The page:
Isobaric clocks are based on parent—daughter pairs of which the daughter nuclide is not directly produced in the fission reaction. The equations are the same as the equations 9 — 14 applied in nuclear forensics. For example, they are directly applicable to the Ba- La clock [ 31 ], based on progeny of the short-lived noble gas Xe The aerosol-bound 95 Zr- 95 Nb chronometer is another important clock that requires a more elaborate mathematical treatment due the presence of meta-stable 95m Nb in the decay scheme [ 32 ]. Specific equations for time-zero and uncertainty calculation are available to perform bias-free 95 Zr- 95 Nb dating of a nuclear event over a time range of more than a year [ 33 ].
Starting from an initial activity A , the accumulated dose is proportional to the of atoms that decay in the body:. The relative uncertainty of the effective half-life propagates linearly to the dose. The biological half-life cannot be determined as precisely as the physical half-life, and the dominance of either rate differs from one radionuclide to another. The latter are the only cases in which the dose calculation depends ificantly on the accuracy of the physical half-life.
The bone seekers 90 Sr, Ra and Pu have extremely long effective half-lives 18— a [ 34 ] , which reduces their uncertainty propagation towards the accumulated dose during a person's lifetime. Half-lives of excited nuclear states, giving access to transition probabilities, provide direct insight into the structure of the nucleus and offer one of the most stringent tests of nuclear models. Different measurement techniques are applied to cover half-life ranges between picoseconds and seconds. In this method, nuclei produced by a beam-induced nuclear reaction in a thin target are allowed to fly freely in vacuum over variable distances from the target to a stopper 'plunger'.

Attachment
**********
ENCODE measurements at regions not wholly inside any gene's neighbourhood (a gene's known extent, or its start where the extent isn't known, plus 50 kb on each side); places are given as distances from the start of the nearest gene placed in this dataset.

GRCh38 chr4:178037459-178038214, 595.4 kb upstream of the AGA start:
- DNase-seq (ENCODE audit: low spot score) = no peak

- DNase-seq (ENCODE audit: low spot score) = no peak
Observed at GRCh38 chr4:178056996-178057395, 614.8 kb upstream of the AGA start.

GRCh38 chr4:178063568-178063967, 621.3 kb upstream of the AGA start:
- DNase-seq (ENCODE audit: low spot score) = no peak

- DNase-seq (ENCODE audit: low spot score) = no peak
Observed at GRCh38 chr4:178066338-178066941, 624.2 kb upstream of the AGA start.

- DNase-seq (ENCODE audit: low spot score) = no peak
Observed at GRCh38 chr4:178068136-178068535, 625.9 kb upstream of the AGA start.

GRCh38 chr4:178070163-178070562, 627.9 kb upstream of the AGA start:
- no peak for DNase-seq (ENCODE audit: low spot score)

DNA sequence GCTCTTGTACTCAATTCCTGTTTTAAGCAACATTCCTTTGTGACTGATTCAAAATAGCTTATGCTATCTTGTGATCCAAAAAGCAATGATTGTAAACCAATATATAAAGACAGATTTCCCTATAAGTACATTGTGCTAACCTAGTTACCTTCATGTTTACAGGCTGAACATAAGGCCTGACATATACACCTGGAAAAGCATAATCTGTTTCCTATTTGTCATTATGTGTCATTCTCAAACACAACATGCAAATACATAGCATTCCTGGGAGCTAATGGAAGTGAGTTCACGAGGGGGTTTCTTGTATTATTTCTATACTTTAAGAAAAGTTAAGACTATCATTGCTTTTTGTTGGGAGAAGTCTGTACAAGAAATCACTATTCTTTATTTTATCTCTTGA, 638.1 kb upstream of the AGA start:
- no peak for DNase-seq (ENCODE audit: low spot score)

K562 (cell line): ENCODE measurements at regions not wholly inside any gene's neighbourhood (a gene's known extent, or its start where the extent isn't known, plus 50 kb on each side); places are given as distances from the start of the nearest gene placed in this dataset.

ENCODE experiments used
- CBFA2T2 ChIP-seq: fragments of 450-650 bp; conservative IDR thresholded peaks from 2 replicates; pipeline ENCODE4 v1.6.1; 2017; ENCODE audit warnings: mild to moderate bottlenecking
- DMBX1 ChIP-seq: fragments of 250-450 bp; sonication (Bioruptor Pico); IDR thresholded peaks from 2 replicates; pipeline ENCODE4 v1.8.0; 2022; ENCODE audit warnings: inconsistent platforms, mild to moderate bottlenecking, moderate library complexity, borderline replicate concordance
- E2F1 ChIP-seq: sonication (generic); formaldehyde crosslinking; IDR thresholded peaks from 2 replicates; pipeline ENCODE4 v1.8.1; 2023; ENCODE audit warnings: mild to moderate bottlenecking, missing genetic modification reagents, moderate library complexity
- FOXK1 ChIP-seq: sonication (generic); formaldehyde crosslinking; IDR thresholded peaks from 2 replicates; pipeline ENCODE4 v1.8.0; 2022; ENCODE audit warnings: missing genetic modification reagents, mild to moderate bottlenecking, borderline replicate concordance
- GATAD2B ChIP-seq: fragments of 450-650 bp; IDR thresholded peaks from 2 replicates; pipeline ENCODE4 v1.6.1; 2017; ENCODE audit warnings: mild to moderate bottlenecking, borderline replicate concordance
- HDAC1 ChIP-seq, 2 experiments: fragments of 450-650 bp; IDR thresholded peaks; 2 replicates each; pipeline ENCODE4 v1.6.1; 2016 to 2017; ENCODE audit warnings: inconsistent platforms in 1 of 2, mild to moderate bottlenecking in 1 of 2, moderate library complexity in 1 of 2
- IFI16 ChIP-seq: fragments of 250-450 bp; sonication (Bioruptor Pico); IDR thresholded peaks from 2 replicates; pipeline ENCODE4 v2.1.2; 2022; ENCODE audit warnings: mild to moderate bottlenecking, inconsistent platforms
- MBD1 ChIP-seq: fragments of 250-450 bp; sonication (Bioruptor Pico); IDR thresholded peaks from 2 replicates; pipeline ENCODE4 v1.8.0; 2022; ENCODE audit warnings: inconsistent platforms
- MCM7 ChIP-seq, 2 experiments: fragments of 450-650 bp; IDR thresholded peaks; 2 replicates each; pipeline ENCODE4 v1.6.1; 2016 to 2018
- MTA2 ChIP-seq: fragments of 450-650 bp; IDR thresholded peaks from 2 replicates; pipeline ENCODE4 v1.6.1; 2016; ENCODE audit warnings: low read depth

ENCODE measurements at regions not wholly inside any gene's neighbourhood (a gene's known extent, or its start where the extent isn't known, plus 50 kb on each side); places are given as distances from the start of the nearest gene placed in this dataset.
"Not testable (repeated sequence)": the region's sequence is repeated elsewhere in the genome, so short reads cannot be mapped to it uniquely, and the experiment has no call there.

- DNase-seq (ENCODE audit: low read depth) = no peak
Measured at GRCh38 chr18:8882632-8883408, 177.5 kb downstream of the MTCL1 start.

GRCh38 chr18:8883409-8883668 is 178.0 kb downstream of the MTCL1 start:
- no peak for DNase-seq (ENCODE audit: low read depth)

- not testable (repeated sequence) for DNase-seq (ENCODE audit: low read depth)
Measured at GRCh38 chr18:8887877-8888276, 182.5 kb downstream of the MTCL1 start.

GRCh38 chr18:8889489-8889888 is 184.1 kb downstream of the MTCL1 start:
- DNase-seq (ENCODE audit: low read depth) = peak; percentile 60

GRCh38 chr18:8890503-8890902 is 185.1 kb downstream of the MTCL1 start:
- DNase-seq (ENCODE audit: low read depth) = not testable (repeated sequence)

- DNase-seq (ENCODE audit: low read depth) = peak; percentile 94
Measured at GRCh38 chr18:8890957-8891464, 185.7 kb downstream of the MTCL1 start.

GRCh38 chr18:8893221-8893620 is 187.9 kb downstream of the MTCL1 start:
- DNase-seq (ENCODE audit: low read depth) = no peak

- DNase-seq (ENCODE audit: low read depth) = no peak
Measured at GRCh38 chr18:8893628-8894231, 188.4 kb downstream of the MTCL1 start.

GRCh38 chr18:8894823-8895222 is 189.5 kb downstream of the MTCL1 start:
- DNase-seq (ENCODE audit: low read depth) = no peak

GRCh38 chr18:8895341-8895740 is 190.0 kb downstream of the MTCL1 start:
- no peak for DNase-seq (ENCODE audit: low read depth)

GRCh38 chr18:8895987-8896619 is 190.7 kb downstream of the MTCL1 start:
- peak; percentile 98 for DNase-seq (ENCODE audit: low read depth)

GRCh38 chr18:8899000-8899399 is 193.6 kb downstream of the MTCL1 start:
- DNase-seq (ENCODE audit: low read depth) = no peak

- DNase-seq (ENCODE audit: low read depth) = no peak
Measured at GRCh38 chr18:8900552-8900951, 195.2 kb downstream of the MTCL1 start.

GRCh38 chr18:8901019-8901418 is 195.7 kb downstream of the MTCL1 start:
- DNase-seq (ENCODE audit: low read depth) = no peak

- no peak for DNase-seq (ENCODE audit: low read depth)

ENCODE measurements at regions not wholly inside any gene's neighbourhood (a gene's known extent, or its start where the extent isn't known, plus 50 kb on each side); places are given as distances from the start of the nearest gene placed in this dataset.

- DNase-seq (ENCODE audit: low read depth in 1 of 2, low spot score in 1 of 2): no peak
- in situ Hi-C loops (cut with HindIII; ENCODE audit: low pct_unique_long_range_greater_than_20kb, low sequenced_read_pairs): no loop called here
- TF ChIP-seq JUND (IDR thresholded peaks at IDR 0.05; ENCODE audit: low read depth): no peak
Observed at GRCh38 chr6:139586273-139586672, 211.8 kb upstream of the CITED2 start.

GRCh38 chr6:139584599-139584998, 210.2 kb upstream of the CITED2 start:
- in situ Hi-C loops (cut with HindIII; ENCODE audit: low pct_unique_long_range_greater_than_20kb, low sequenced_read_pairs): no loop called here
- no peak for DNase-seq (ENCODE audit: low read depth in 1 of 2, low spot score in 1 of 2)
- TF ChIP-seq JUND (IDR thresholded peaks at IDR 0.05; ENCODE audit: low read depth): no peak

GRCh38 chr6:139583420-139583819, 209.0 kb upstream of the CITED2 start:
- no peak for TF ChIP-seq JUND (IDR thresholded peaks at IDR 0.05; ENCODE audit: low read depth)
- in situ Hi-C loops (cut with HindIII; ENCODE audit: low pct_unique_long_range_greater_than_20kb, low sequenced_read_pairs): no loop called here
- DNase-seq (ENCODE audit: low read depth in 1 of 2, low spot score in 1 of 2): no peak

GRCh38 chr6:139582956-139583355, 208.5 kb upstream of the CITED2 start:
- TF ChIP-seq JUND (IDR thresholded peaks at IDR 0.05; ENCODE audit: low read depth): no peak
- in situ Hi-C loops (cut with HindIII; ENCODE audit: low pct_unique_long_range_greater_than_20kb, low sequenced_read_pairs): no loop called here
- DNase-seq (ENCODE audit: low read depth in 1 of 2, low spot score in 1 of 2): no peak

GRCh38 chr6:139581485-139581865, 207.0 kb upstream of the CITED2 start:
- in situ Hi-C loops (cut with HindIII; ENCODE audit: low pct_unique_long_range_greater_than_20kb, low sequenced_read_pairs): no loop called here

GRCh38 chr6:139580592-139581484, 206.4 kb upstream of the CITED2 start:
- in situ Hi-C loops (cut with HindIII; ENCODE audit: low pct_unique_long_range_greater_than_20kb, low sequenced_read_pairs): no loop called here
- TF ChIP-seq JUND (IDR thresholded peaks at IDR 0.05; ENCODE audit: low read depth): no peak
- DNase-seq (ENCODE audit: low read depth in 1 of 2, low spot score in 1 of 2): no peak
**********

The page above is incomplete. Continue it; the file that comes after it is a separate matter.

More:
Gamma-spectroscopy measurements are performed with a single off-axis HPGe detector, preferably at extreme forward or backward angles, or by a cluster of detectors arranged at the same polar angle to increase sensitivity. Gamma rays emitted in flight are distinguished from those emitted after the nucleus has come to rest in the stopper, due to their Doppler shift. The mean life of a given level and the accumulated time delay from higher lying states that feed it can be deduced from the relative intensities of the shifted and unshifted peaks at different target-to-stopper distances.
In principle all the effects which should be considered when applying the RDDS method were known right from the beginning when the method was developed, but from time to time some of these effects were underestimated or invalid assumptions were made. In some cases the reasons for failures could be identified later but for other cases the situation remained unclear. Typical sources of uncertainty mentioned in the review paper by Dewald et al [ 35 ] are:.
These problems stimulated efforts to improve the technique with respect to higher reliability and to make it more transparent so that the presence of possible systematic errors is revealed more easily. Some of these improvements are [ 35 , 36 ]:. Nano- and microsecond nuclear states are mostly measured electronically in delayed coincidence experiments or alternatively by time interval analysis. The radiation yielding the state of interest is detected to provide a start pulse for an electronic clock, and the radiation by which the state decays is detected in the same or another device to provide a stop pulse.